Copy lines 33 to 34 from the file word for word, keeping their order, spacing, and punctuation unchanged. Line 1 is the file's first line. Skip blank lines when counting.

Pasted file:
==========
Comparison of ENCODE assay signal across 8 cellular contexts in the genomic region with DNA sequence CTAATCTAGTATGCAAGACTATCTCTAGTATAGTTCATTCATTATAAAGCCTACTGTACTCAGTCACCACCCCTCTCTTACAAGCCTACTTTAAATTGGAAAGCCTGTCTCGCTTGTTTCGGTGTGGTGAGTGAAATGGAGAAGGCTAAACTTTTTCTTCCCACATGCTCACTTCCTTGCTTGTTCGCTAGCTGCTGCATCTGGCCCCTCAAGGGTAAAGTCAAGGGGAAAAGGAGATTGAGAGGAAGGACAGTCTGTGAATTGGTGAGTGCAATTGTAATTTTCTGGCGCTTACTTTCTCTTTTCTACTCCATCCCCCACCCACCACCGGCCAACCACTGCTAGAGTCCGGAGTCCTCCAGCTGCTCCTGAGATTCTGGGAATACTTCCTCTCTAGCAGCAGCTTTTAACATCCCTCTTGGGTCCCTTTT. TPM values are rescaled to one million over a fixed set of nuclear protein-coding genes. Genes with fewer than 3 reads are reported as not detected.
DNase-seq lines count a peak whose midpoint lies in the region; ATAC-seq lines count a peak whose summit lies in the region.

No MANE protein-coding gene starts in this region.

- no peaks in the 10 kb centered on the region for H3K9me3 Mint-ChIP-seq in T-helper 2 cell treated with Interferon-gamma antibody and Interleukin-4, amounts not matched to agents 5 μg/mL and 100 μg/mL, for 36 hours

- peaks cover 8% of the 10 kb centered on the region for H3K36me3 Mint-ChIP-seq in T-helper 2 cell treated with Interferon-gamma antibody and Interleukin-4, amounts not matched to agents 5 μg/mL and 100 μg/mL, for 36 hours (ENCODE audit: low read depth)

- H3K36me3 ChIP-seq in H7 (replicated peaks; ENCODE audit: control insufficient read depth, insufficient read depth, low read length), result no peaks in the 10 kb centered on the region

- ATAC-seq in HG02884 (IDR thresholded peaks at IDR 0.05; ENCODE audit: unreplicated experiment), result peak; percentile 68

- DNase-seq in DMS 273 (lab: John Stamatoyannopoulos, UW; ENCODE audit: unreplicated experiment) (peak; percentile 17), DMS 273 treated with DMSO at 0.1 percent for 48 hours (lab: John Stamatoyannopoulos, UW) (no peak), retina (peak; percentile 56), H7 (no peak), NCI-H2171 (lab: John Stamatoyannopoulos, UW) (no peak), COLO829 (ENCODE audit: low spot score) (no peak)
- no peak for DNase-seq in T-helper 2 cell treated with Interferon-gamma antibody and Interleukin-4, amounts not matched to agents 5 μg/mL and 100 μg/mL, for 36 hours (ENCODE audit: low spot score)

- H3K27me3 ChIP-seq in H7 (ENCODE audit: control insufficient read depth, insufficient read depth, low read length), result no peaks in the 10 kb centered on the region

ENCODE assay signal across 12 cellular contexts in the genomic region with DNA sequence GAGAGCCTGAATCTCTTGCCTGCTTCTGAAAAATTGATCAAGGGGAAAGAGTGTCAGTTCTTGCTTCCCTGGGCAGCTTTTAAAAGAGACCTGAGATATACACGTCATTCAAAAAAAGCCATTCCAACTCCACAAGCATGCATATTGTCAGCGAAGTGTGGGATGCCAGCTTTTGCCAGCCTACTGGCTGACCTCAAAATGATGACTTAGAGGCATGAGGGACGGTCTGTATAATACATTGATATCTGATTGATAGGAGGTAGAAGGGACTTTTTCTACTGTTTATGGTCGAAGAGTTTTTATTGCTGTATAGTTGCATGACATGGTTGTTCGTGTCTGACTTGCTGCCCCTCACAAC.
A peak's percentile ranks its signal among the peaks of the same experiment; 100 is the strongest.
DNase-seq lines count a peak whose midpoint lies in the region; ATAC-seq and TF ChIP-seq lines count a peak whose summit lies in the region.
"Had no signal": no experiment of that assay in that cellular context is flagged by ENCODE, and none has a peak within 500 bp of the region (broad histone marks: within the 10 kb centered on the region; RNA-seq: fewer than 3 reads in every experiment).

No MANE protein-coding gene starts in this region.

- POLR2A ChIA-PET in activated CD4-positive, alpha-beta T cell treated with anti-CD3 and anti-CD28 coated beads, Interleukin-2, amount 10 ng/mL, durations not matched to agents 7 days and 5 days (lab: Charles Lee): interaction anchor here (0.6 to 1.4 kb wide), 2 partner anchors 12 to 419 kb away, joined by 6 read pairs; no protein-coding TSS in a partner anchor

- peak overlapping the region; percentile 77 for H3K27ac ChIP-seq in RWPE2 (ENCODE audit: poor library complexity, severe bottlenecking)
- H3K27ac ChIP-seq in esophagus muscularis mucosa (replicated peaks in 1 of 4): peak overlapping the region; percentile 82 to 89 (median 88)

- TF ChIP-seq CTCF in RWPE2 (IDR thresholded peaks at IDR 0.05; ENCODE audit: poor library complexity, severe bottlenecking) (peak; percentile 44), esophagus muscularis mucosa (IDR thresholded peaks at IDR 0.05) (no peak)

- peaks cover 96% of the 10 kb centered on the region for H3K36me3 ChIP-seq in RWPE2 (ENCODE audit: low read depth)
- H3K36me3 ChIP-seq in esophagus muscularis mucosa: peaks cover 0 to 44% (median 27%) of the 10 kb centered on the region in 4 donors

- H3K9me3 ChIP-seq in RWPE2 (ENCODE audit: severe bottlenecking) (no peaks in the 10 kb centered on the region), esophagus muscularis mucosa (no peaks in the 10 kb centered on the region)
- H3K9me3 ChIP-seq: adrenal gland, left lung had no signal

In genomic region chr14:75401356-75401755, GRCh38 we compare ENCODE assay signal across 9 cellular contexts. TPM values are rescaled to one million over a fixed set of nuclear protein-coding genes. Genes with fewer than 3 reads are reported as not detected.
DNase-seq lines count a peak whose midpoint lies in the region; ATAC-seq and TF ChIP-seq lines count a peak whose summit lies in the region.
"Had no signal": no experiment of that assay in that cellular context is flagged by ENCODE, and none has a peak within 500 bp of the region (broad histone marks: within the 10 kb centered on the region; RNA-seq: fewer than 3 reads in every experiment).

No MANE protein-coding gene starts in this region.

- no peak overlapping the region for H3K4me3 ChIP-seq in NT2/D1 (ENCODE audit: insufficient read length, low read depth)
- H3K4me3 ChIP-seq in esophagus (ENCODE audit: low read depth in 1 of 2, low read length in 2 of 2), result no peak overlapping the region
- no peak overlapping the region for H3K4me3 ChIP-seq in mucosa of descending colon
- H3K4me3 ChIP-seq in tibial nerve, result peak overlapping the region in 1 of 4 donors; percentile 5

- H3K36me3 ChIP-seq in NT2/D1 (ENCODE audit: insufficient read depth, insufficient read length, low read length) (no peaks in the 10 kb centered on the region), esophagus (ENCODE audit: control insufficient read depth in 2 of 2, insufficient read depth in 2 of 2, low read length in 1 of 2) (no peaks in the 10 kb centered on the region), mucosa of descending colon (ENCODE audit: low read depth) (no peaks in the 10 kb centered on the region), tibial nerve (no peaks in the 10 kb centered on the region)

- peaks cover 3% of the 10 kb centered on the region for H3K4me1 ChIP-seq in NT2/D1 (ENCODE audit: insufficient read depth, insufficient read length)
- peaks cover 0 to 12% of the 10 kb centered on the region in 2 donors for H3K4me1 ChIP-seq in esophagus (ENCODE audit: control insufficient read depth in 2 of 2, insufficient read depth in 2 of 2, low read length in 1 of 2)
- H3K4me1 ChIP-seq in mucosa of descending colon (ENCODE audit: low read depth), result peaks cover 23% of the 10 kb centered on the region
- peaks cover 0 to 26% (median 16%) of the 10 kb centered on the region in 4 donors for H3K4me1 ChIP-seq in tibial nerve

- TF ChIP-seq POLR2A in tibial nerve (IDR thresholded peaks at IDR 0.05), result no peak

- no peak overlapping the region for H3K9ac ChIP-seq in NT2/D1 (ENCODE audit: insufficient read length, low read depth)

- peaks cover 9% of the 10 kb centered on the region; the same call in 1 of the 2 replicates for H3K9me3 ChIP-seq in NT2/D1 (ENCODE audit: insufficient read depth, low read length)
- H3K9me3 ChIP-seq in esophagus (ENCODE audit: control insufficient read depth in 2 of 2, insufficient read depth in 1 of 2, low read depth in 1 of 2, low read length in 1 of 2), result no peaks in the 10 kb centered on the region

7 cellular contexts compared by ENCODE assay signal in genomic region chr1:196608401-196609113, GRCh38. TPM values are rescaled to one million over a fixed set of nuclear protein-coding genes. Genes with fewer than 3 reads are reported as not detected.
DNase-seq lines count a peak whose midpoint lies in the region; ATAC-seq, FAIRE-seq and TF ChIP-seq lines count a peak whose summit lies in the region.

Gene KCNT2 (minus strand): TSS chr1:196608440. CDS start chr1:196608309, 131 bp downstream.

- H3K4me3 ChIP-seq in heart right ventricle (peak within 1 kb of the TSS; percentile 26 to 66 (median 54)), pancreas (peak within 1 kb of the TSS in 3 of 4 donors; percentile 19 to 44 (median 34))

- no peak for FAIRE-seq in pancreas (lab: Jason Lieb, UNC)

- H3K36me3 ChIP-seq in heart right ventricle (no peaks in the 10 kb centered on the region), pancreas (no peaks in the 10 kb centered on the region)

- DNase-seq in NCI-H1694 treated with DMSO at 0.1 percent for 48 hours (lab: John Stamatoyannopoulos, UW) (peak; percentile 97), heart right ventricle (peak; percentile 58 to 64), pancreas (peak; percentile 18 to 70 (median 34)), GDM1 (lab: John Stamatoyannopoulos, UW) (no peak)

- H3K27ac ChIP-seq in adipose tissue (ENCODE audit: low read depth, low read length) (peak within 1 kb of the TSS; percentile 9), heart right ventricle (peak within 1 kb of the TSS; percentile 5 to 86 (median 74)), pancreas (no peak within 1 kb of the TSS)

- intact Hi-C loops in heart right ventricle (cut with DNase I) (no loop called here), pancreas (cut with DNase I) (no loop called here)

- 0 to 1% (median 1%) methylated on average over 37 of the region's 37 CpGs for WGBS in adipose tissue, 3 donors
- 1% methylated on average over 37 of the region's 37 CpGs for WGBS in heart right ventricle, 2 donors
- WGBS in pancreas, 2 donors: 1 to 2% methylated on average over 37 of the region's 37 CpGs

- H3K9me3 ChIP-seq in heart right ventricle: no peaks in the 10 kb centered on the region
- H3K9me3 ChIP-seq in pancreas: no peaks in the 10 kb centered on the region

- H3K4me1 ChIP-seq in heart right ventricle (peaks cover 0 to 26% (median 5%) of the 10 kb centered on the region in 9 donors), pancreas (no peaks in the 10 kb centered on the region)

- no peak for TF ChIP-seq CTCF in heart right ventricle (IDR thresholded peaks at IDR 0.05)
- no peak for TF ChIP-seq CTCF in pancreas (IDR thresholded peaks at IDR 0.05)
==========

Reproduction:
- peaks cover 3% of the 10 kb centered on the region for H3K4me1 ChIP-seq in NT2/D1 (ENCODE audit: insufficient read depth, insufficient read length)
- peaks cover 0 to 12% of the 10 kb centered on the region in 2 donors for H3K4me1 ChIP-seq in esophagus (ENCODE audit: control insufficient read depth in 2 of 2, insufficient read depth in 2 of 2, low read length in 1 of 2)